# What is the equation of the line normal to  f(x)=sqrt(1/(x^2+2)  at  x=1?

Jun 2, 2016

$y - \sqrt{\frac{1}{3}} = \sqrt{9} \left(x - 1\right)$

#### Explanation:

in simplifying the equation we get

${\left({x}^{2} + 2\right)}^{- \frac{1}{2}}$

We then apply the chain rule to get

-x/(root(3)(x^2+2)^2

Then we substitute in 1 for x to find the gradient of the tangent at x=1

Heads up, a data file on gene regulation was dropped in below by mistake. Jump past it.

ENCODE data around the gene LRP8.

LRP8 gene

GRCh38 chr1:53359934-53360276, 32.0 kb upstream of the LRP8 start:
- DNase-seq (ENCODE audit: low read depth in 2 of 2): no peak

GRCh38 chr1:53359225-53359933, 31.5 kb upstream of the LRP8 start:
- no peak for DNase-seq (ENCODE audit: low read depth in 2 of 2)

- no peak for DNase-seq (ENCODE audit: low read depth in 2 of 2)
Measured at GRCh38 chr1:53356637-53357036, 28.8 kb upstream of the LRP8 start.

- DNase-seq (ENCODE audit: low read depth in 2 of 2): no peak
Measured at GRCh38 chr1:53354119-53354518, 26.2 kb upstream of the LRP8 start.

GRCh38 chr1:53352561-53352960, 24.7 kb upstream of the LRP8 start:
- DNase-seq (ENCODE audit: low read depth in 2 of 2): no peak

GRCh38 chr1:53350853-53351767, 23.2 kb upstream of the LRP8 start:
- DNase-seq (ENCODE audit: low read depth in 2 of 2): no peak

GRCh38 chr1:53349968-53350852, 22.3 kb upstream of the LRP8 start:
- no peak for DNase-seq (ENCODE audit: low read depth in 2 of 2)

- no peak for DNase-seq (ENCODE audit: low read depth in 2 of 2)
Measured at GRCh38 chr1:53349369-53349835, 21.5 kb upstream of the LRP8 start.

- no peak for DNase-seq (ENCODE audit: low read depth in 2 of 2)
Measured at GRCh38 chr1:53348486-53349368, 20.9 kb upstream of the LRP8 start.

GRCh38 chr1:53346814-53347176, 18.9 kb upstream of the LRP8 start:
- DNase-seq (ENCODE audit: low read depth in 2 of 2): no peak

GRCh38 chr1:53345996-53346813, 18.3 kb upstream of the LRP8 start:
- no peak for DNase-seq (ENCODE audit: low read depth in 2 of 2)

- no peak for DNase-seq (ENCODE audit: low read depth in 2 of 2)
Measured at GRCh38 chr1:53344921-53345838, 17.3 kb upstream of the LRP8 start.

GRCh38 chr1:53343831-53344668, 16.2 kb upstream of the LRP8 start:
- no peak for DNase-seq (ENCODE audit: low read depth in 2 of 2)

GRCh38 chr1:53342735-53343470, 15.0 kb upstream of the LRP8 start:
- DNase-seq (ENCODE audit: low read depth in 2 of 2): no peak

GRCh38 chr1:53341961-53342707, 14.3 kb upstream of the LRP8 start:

This results us getting $- \frac{1}{\sqrt{9}}$, however we need the normal's gradient, not the tangent's. The normal times the tangent gives us -1, so therefore the gradient of the normal will be $\sqrt{9}$.

Now we know the gradient, we just need the co-ordinates which it runs through. We then sub x=1 back int the original equation to find the point which the normal will pass through. The y value, after subsitution is $\sqrt{\frac{1}{3}}$.

Therefore by substituting the numbers/values into the point gradient formula, we'll find the equation of the normal. The point gradient formula is

$y - {y}_{1} = m \left(x - {x}_{1}\right)$